Suspiria ★★★½

Luca’s reimagining of Suspiria is a complete stylistic departure from Argento's classic, that works a majority of the time as it abandons imitation in favor of adhering fully to Luca Guadagnino's separate vision. The cinematography and camera cuts are intense and operate as if they were a character themselves.

By abandoning the Willy Wonka esque color palette of the original, the focus is solely on Guadagnino's strengths that produce a more haunting and disturbing rendition. It has a particular look and several memorable scenes that are already iconic and fully embrace this new look and feel. This is a hauntingly gorgeous film despite its muted colors and frequent rain/snow scenes. The world of Guadagnino's Suspiria is dripping with so much gritty detail that even scenes of characters just walking are mesmerizing.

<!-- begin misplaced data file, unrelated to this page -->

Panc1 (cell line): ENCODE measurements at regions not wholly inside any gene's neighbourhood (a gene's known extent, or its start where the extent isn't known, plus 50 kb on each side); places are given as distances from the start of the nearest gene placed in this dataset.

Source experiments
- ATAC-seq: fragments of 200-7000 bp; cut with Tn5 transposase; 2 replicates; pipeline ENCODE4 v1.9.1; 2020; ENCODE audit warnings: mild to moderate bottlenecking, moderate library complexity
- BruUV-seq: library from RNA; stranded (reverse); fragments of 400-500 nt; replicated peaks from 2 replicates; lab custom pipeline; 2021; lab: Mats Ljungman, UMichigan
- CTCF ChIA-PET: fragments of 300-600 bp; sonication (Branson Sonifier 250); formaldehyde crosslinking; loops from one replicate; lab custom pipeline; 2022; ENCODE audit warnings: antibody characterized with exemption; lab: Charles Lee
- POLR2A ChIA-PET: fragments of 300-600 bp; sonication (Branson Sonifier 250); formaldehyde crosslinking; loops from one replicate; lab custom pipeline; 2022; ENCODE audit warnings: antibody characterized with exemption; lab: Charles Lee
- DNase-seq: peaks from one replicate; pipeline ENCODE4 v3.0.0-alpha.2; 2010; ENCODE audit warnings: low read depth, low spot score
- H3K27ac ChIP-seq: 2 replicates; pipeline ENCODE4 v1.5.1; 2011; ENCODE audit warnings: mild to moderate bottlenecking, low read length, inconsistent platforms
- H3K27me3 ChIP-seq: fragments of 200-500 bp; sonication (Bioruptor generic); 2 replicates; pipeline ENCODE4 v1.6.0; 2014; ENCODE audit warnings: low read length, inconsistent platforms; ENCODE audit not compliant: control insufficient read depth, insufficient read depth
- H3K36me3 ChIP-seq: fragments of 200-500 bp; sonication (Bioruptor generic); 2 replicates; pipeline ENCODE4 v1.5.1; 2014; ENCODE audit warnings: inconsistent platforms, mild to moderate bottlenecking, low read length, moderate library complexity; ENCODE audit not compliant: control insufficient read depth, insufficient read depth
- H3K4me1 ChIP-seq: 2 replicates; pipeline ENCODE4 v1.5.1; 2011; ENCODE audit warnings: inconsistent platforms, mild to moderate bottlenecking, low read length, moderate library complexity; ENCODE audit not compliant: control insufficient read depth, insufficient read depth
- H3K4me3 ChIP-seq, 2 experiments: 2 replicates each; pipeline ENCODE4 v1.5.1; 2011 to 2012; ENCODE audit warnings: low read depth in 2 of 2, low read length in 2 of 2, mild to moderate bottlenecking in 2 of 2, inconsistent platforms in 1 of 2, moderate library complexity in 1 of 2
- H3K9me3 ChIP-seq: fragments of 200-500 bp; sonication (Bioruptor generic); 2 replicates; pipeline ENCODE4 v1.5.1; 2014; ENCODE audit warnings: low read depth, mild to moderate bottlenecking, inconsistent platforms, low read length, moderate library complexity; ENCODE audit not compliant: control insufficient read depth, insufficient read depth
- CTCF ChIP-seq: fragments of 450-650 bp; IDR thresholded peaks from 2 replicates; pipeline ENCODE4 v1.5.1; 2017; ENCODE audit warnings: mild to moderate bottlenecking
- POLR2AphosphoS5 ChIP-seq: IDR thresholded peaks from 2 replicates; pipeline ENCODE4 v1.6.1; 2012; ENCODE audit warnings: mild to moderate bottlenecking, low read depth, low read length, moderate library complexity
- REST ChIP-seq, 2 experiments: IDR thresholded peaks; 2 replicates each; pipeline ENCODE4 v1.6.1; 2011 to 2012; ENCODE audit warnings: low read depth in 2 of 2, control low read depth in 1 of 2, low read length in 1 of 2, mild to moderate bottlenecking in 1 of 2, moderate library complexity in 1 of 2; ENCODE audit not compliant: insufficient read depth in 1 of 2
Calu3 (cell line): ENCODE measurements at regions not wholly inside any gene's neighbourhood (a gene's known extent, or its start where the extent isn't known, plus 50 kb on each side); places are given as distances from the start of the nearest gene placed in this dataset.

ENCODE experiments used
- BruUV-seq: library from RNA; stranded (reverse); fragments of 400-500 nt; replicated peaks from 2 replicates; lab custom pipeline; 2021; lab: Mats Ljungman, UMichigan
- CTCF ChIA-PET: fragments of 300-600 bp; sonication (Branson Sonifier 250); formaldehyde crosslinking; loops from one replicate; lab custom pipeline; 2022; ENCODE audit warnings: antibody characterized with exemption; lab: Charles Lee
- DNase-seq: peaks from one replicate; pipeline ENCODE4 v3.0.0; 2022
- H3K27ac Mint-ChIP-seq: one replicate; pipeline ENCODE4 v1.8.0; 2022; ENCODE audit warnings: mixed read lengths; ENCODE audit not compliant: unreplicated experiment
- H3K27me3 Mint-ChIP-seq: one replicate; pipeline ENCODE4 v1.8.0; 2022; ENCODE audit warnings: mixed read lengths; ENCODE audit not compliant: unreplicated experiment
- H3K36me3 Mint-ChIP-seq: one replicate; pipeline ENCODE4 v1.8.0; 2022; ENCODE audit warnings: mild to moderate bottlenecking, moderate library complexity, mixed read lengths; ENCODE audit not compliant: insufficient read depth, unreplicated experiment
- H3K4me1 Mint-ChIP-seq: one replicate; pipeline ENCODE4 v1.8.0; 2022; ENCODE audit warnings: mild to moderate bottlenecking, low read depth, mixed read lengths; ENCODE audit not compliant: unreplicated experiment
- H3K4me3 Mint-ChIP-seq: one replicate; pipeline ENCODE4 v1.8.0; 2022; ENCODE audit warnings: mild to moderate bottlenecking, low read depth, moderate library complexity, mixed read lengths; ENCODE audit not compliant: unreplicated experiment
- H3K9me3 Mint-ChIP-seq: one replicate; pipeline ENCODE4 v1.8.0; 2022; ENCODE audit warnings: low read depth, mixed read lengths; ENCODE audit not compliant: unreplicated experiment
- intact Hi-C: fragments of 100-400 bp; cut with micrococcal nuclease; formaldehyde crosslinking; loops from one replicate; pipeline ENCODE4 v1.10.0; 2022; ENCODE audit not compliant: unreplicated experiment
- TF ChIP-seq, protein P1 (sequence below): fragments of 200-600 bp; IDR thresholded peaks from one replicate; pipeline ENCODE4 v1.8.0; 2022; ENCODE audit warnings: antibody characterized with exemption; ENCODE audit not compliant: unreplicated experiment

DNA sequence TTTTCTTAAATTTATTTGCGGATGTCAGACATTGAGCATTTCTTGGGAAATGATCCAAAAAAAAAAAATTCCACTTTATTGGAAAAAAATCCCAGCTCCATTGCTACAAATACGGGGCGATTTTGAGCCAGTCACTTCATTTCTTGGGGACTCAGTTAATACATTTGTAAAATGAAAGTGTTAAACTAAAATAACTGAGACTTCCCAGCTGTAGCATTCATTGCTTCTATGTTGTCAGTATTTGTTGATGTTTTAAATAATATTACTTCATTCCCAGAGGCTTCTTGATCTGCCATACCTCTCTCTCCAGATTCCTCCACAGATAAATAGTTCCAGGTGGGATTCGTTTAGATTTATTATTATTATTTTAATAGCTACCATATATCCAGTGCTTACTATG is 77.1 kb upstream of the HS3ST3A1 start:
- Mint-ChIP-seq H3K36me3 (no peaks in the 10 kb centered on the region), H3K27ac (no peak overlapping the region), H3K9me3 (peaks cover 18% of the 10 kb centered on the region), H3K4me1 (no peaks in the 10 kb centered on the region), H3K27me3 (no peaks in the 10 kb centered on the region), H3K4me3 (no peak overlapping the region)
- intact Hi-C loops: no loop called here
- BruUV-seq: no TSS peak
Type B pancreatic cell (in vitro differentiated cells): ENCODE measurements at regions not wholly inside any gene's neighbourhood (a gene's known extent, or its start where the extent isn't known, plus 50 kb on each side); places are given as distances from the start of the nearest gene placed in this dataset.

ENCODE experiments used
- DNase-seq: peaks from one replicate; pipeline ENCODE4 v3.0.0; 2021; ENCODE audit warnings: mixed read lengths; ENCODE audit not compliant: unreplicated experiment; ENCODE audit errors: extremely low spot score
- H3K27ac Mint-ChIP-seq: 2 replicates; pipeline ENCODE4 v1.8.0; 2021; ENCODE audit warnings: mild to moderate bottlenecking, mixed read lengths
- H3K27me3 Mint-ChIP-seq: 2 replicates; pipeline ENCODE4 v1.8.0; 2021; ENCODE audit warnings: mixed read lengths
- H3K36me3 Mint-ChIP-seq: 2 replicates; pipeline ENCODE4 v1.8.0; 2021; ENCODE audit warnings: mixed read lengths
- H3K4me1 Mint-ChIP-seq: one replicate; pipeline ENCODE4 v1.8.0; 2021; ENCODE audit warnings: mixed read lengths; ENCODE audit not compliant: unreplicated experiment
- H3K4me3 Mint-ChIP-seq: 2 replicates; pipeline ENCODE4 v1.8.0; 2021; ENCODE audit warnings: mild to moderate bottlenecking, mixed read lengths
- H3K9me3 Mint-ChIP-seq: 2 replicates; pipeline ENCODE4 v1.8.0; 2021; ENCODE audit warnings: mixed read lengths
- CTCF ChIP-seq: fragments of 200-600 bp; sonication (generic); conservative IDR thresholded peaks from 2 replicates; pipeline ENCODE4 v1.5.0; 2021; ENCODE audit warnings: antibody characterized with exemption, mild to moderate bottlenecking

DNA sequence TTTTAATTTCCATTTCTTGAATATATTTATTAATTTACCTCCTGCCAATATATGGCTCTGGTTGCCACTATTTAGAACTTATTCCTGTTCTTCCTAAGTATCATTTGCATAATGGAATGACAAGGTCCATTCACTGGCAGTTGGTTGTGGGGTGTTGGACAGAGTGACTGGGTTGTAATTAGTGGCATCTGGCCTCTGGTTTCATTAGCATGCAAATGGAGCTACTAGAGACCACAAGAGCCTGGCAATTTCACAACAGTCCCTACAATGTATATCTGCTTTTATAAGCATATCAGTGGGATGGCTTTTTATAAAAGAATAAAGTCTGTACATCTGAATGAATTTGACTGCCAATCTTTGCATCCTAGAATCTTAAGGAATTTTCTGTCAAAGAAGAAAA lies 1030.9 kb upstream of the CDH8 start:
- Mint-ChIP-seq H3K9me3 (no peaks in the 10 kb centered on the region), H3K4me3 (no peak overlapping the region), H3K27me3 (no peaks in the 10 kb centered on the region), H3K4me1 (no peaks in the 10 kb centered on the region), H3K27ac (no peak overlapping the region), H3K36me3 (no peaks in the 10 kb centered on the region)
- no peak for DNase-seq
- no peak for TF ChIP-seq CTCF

While the camera work is excellent, Guadagnino draws the film out far too much for my liking, at times becoming lost in his personal desire to touch upon many real-world issues. The result feels at times like two separate films: A historical documentary and a tale of witches. This distinctly different tone makes parts of the film feel somewhat disconnected from one another.

I was not a big fan of the FINAL chamber scene, but overall, I found this film stuck with me, despite sharing very little in common with the original (which is a positive).

I look forward to my second viewing of this.

P.S. The soundtrack slaps

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